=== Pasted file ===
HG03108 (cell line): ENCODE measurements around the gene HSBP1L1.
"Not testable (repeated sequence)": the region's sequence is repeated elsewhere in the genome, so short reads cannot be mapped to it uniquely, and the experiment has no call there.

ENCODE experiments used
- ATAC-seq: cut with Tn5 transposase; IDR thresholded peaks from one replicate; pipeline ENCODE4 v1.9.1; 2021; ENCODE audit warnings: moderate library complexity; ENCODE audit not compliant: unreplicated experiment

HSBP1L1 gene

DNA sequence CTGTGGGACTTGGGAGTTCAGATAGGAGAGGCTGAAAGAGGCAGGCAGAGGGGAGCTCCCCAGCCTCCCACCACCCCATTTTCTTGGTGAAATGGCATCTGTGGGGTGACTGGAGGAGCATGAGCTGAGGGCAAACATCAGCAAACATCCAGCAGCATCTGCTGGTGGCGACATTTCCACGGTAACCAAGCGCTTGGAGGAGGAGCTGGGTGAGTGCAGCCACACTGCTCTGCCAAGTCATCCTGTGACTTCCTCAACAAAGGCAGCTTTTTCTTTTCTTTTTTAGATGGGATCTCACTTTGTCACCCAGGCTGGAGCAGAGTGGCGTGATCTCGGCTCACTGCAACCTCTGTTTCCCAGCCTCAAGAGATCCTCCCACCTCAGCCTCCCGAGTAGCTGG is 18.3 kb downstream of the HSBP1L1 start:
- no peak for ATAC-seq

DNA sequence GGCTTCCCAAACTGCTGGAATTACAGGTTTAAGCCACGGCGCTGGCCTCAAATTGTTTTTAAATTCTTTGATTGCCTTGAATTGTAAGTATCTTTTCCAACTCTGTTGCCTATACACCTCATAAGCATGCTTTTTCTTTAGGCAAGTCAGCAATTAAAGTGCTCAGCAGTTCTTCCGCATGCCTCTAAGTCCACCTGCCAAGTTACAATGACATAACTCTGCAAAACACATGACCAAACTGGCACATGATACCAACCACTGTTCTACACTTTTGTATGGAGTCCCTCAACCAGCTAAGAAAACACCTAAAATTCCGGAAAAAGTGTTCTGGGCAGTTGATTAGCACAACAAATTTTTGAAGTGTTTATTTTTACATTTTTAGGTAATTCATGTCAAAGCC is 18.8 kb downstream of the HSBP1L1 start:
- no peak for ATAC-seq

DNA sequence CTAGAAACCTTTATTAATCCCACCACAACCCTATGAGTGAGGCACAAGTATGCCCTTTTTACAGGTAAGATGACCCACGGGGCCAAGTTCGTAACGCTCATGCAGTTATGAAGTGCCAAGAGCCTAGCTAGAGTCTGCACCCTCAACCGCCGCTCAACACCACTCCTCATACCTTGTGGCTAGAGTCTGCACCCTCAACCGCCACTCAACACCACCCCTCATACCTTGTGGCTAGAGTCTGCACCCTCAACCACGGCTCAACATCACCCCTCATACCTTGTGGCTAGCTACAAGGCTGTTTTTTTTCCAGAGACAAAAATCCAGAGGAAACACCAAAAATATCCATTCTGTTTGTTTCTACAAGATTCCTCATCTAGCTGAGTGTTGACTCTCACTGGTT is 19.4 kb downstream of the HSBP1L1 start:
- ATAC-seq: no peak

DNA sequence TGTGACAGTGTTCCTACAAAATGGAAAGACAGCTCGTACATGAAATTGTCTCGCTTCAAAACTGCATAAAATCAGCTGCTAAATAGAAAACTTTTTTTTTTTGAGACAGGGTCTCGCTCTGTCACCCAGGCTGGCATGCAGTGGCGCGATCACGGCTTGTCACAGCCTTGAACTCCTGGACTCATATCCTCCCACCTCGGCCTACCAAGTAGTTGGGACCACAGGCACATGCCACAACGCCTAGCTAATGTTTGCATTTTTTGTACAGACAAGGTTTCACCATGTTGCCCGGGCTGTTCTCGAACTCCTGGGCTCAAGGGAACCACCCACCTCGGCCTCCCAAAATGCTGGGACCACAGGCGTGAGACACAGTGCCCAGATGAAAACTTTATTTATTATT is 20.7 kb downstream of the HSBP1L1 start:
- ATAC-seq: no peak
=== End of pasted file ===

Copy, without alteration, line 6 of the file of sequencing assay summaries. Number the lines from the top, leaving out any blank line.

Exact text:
DNA sequence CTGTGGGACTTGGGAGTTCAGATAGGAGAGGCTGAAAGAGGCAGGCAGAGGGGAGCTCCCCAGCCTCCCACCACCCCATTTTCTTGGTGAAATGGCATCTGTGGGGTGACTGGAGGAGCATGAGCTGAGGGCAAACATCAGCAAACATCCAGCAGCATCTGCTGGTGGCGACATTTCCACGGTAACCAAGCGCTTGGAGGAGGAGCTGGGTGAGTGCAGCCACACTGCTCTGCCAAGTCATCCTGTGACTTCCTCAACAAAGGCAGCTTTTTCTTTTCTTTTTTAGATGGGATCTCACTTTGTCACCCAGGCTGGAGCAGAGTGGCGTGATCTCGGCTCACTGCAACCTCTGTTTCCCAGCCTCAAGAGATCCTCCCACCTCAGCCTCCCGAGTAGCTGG is 18.3 kb downstream of the HSBP1L1 start: